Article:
On Dec 27, 2007 5:55 AM, Ryan Davis <ryand-ruby / zenspider.com> wrote:
>
> On Dec 26, 2007, at 12:05 , Sam Smoot wrote:
>
> > BTW, objects in Ruby are not guaranteed to be GC'ed when there are no
> > more references to them. They can easily survive numerous cycles of
> > the GC and be found in the ObjectSpace. It's actually really
> > frustrating.
>
> That's conservative GC for ya... *shrug* It has never been much of an
> issue for me, but I can see where it can really hose you up.

It's a general feature of most GC algorithms, not just conservative*
ones.  The basic promise of a GC is that it WON'T reuse the storage
for an object as long as it's possible to be referenced.  In general
there's no guarantee of how fast the space for dead objects will be
reclaimed, often this won't happen until some heap runs out of space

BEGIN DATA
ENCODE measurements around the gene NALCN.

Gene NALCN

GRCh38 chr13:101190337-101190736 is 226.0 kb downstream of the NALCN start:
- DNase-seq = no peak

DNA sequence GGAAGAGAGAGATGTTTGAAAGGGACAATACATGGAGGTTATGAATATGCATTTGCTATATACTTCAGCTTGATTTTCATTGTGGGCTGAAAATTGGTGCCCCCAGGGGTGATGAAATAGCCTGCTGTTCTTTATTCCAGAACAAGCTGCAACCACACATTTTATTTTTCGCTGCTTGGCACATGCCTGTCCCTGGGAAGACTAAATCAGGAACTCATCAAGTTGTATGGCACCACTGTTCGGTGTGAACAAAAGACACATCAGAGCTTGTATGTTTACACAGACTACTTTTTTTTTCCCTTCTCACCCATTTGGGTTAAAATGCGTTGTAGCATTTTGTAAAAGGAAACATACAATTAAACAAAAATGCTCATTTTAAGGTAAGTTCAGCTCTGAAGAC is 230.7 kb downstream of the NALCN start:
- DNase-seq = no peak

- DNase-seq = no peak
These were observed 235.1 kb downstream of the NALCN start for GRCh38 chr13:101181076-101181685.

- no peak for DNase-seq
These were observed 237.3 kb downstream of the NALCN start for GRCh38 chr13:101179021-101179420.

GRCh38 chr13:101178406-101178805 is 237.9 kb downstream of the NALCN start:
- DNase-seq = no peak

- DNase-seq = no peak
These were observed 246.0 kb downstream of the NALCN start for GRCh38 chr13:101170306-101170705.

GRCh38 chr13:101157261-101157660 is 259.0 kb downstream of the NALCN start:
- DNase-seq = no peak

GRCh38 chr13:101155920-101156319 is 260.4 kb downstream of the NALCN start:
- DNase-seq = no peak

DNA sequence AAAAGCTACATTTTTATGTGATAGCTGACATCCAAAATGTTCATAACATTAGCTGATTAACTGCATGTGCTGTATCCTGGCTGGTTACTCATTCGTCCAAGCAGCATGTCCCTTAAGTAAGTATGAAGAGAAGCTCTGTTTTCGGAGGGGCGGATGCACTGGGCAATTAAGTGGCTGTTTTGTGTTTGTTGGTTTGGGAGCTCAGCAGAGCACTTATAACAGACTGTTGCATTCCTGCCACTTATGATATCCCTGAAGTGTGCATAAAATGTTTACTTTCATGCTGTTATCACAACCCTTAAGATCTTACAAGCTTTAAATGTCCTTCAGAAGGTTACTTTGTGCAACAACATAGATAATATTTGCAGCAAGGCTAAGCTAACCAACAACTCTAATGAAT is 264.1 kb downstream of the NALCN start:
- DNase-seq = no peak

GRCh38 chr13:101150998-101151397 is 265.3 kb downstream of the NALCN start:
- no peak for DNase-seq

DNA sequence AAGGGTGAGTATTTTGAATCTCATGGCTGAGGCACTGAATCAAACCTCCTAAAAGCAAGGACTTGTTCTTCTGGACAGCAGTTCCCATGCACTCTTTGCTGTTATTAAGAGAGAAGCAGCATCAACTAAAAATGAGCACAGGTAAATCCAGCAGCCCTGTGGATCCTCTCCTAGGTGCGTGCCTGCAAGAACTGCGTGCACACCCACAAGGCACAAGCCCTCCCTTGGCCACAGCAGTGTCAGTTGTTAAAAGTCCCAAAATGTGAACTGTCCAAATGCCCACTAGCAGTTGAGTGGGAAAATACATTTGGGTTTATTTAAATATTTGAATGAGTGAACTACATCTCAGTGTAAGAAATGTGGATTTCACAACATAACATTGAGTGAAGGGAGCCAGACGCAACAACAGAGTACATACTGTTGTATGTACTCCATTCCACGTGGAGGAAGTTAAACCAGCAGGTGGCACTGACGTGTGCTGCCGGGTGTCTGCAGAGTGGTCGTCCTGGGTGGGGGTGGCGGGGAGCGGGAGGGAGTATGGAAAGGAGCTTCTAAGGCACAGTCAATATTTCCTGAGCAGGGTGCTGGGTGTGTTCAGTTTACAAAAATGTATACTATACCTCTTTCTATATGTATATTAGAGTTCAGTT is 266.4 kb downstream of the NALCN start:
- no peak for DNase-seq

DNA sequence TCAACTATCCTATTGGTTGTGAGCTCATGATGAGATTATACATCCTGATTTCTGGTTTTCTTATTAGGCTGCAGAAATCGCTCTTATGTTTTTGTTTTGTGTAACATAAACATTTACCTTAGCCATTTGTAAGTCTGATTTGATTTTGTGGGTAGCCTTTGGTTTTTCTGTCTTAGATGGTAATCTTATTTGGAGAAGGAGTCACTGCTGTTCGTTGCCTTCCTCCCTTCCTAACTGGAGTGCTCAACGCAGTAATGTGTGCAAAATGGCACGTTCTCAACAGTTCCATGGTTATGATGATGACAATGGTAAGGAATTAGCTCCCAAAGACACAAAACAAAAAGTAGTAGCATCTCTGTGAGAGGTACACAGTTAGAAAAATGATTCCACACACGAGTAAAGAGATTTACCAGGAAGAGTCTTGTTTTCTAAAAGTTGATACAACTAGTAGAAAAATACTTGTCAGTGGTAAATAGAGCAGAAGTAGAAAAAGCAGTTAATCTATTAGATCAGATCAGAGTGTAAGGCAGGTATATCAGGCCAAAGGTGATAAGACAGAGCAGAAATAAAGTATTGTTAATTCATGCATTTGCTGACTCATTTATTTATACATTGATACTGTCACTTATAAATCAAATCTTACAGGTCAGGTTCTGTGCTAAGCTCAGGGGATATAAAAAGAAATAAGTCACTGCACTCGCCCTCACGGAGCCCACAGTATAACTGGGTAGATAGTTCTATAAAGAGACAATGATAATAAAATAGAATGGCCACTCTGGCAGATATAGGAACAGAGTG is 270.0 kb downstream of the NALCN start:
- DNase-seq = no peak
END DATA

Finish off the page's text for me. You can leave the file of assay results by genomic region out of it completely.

when a new object is allocated, and sometimes not all dead objects
will be reclaimed even then. There are various trade-offs between
things like agressiveness and incrementalism (i.e. bounding the time
taken for GC pauses).

This delayed action of most GCs is one reason why it's a BAD idea to
use finalization to implement application logic.  You might want to do
something like closing a file in a finalizer, just in case it didn't
get closed otherwise, but you probably don't want to rely on
finalization to close those files.

* In my experience, the meaning of a conservative GC is that it treats
words on, say, the call stack as object pointers as long as they look
like they might be object pointers.  The MRI GC does this because it
has lots of C stack frames whose variables aren't all VALUEs but might
look so to the GC.

-- 
Rick DeNatale

My blog on Ruby
http://talklikeaduck.denhaven2.com/